Many years ago I remember one night when I was supposed to be staying with a friend in their flat. They had a visitor from Scotland over and the 3 of us were supposed to be going to a fancy dress party. I had my dads leather jacket and was going to go as John Travolta from Greese.
The situation that night took an unexpected turn before we even left the flat. My friends visitor had begun drinking and, having been informed somewhat of my past, he began questioning me about my experiences. I wasn’t happy about this and refused to answer. But the questions kept coming and were becoming more aggressive in nature.
I could feel those familiar warning signs being triggered and I was becoming concerned. I began to employ calming breathing techniques. As the minutes went by the questioning changed and this visitor began to ask before demanding to try on my dads jacket. This to me would be the equivalent of trying on his skin and desecrating his memory.
I looked to my friend for help and asked them to help; but my pleas were ignored whilst they laughed.
I had to get out of there before I snapped. I began to pack up and was being told to stay by my friend whilst being called a ‘chicken’ and a ‘little boy’ by this visitor.
Nah, fuck this, if I don’t get out of here I am going to loose my shit!
It took several trips to remove all of my belonging from the flat, but despite now being outside and away from these idiots, I was barely in control. I was physically shaking with rage.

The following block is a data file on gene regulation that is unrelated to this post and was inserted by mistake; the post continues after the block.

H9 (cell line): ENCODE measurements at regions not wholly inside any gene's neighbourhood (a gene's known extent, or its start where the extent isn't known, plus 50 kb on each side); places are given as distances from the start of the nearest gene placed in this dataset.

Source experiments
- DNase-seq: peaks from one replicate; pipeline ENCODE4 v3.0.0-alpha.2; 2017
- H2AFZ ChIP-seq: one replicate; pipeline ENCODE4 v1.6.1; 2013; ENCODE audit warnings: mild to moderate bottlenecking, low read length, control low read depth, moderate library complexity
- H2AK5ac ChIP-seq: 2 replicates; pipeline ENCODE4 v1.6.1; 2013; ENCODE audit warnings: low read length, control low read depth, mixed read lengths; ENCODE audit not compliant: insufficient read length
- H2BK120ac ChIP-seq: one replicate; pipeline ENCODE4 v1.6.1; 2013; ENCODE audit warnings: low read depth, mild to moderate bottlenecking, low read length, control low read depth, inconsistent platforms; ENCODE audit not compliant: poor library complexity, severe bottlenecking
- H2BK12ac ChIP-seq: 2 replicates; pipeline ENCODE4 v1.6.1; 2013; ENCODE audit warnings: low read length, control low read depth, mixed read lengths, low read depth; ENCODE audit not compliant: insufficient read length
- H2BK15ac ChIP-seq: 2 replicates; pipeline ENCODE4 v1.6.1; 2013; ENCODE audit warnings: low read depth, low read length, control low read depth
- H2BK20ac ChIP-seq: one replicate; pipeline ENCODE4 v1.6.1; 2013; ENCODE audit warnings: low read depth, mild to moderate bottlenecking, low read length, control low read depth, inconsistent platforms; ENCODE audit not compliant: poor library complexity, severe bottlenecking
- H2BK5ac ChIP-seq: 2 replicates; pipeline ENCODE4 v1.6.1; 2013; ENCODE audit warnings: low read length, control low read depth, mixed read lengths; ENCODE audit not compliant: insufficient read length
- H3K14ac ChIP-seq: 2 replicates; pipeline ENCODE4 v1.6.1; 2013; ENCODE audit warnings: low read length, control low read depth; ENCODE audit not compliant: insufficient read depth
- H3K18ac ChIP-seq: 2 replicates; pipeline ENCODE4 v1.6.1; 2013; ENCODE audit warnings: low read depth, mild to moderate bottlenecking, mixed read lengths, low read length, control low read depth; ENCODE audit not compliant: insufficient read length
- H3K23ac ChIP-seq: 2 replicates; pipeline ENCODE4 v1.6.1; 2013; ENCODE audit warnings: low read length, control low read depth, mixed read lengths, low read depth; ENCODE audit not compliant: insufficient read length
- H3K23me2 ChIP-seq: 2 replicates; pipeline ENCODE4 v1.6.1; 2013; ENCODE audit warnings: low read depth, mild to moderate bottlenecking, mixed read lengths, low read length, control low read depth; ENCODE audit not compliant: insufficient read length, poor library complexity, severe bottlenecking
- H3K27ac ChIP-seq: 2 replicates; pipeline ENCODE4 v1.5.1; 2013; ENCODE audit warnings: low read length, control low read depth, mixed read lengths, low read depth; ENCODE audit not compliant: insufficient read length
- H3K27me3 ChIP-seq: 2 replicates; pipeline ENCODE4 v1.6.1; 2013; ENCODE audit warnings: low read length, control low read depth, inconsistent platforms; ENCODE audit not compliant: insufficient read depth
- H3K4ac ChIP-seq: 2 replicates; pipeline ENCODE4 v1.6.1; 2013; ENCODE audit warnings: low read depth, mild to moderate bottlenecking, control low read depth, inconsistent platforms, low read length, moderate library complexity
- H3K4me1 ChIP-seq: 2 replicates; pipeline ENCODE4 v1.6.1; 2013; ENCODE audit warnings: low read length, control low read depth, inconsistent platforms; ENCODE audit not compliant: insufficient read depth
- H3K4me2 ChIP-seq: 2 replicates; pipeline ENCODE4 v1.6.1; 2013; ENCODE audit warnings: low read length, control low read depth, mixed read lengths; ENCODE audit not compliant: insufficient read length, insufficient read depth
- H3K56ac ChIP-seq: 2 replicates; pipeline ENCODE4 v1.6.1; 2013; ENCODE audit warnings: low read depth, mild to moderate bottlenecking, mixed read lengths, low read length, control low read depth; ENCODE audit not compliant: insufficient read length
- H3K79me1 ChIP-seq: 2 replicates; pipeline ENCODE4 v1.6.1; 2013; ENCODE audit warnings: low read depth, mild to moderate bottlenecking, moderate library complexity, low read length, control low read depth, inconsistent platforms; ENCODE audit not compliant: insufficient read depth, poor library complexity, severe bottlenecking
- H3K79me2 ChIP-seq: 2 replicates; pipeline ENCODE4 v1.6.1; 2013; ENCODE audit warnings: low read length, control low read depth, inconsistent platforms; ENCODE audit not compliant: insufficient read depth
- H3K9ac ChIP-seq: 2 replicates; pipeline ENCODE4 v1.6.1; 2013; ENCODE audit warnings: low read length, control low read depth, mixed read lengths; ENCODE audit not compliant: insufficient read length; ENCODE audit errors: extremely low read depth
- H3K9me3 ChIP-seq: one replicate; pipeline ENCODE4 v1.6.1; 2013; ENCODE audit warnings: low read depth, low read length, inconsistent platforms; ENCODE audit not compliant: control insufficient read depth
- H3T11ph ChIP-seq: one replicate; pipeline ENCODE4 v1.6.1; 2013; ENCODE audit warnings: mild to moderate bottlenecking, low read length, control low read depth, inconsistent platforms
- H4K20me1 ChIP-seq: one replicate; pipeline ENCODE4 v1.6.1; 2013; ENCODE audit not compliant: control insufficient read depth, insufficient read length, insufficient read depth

Sadly, I seem to have somewhat of a delayed reaction in that even when I was finally out of that flat, my anger was actually increasing as the gravity of the situation began to fully catch up with me.
All I wanted to do was to kick a bin, but I didn’t do this in case the neighbours heard and began to ask questions.
I walked to my car, determined to drive away. I also knew that as soon as I got behind the wheel, this would not be safe and I could very likely end up in an accident or hitting someone; but such was the heat of my anger I decided to be selfish and not care about other people. With the distress I was feeling I just didn’t care about myself or others.
I think something must have clicked with my friend because they came out and grabbed the keys from my hand and threw them away before shoving me away from the car. I was so so close to hitting them. I wanted to. I felt justified in throwing that punch.
But the morals my parents instilled in me as a child came to the surface and they were my last line of defence.
I didn’t want to hurt anyone. I just wanted the pain to stop. Emotionally I was in agony and just wanted the pain to go away. And I will admit that had I gotten into the car in this state, suicide was most definitely an option I was actively considering.
Fortunately my friends shove, when combined with my own constant calming techniques, did the trick. I calmed down just enough to regain my desire to not do anything stupid.
After a few minutes my anger had cooled from 100C to 98C. Still far from being safe and calm, but cool enough to regain that valuable control of my mind and actions that I so desired.
I still left. I drove away angry and alone, but now no longer carelessly so. I don’t remember where I went but as I am here writing this today, I clearly got there safely lol.
This is one of those complex stories that I am not sure how to fully get across, so I will undoubtedly revisit this topic in the future.
Such is the nature of Mental Health that when I began to write about this I had forgotten just how complex an issue it was. So this is going to be the start of a series of posts on this topic as there is far too much to cover in one post and those reasons aren’t straight-forward.
So, lets start with the simplest of reasons for me doing this – WHY???
Less than 12 months after I witnessed by dad being murdered (don’t forget, I was a young child when this happened), during the year where I have no memories, we moved to a new town, I started a new school and just when I needed the most stability I had the least.